(This content has been adapted from the Pump Application Manual from Gorman-Rupp)

Definition of a Centrifugal Pump

The term "self-priming pump" describes a centrifugal pump that can use an air-water mixture to reach a fully-primed pumping condition.

First, let's define a centrifugal pump:
A centrifugal pump is any pump that uses centrifugal force to create a pressure differential in a fluid, thus resulting in pumping action.
The easiest way to visualize this action is to imagine the effect of a car tire flicking water off a wet road. The pumping action is not from a "scooping" action by the vanes (the blade-like wings) on the impeller, but rather from the centrifugal force.

The movement of water through a centrifugal pump

Standard (non-self-priming) centrifugal pumps come in many types. When they operate on flooded suction lines or in submersible applications, the impeller is surrounded by enough water to create the pressure differential and thus to pump water.

Air is the main enemy of a standard (non-self-priming) centrifugal pump. When the standard centrifugal pump encounters air, it can become air-bound. It's much harder to pump air than to pump water, so when the air "binds" the pump, the pump can no longer force the water out.

When everything's working right, a standard (non-self-priming) centrifugal pump will work like this:
A standard centrifugal pump

When air gets into a standard (non-self-priming) centrifugal pump, the pump becomes air-bound, like this:
An air-bound pump

When this air-binding happens, the pump is stuck. It won't operate until the air can be removed in some way.

So, you might ask, why aren't these pumps designed to pump air as well as water? The answer is that air and water have different properties. You wouldn't use a ceiling fan in place of a onboard motor in a fishing boat, just like you wouldn't use a sump pump to run your air conditioner. Water is much more dense than air, so the blades used to move air can be much flimsier but have to move much faster. To move water, the blades have to be much sturdier, but they can move much more slowly. The propeller blades on a cruise ship turn at around 100 RPM, while a jet turbofan engine turns at 10,000 RPM or more.

What's Different About a Self-Priming Pump?

A "self-priming" centrifugal pump overcomes the problem of air binding by mixing air with water to create a fluid with pumping properties much like those of regular water. The pump then gets rid of the air and moves water only, just like a standard centrifugal pump.

It is important to understand that self-priming pumps cannot operate without water in the casing.

Here's how it works:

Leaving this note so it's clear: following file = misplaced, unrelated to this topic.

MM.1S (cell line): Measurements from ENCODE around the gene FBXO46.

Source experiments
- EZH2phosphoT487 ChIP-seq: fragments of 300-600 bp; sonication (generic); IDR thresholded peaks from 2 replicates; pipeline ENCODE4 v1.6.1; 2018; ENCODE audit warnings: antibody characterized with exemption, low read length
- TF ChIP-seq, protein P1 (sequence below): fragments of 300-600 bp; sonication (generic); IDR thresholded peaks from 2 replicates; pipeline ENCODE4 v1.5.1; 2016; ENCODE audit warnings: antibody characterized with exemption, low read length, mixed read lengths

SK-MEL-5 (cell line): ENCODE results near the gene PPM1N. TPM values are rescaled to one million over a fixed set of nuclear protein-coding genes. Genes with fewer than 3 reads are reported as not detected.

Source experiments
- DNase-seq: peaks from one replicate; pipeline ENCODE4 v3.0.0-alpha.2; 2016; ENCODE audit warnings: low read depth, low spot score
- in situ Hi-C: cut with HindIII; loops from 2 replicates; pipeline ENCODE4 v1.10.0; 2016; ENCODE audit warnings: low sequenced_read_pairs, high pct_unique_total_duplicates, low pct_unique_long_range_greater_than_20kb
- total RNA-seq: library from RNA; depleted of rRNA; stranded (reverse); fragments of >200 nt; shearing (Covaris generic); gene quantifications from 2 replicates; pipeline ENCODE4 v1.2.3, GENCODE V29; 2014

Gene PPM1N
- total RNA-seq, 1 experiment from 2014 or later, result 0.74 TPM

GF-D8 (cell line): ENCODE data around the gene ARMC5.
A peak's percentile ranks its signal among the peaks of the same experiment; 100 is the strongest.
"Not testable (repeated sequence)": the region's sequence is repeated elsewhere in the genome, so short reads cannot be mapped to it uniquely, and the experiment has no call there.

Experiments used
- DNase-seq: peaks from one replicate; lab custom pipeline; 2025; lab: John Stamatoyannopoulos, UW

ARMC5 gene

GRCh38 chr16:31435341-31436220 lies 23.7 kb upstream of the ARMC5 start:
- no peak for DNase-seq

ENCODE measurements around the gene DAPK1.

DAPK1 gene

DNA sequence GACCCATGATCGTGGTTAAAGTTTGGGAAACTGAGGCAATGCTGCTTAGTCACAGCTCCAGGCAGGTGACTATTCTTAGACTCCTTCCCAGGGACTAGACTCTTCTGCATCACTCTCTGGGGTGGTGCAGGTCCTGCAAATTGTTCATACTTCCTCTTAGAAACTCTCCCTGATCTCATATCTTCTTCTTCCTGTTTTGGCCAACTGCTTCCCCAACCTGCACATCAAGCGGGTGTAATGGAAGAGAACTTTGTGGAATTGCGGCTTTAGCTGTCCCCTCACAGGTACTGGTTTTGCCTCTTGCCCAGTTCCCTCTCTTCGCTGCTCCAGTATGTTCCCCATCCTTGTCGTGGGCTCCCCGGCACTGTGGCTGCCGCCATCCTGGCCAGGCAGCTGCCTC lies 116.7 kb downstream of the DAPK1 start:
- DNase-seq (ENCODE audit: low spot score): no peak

During the priming cycle, air enters the pump and mixes with water at the impeller. Water and air are discharged together by centrifugal action of the impeller into the water reservoir. The air naturally tends to rise, while the water tends to sink.

A self-priming pump mixing water and air

Air-free water, now heavier than air-laden water, flows by gravity back down into the impeller chamber, ready to mix with more air coming in the suction line. Once all air has been evacuated and a vacuum created in the suction line, atmospheric pressure forces water up into the suction line towards the impeller, and pumping begins.

A self-priming pump after the air has been evacuated from the pump

Recirculation of water within the pump stops when pumping begins. The next time the pump is started, it will "self-prime" -- that is, it will be able to once again mix the water and air in the casing to create a pumpable fluid until the pump is fully primed again.

A self-priming pump mixing water and air

This type of pump differs from a standard centrifugal pump in that it has a water reservoir built into the unit which enables it to rid pump and suction line of air by recirculating water within the pump on priming cycle. This water reservoir may be above the impeller or in front of the impeller. In either case, the "self-priming" capability of the pump comes from the pump's ability to retain water after the very first prime.

So Can I Just Start a Self-Priming Pump Any Time, Even If It's Dry Inside?

No. A self-priming centrifugal pump must have water in the casing in order to operate. You cannot pull any self-priming pump right out of the box, turn it on, and expect it to pump. If it's full of air, it won't prime. "Self-priming" refers to the pump's ability to repeatedly turn an air/water mixture into a pumpable fluid -- NOT the ability to create a vacuum (literally) out of thin air. In fact, you should never try to run a self-priming pump without water in the casing. It's dangerous and will often lead to seal failure.

Nothing here is intended to replace or stand-in for proper training and/or the use of your pump's owner's and safety manuals. ALWAYS READ THE SAFETY AND OPERATION MANUALS BEFORE OPERATING ANY PIECE OF MACHINERY, INCLUDING PUMPS.

last revised 11.21.2005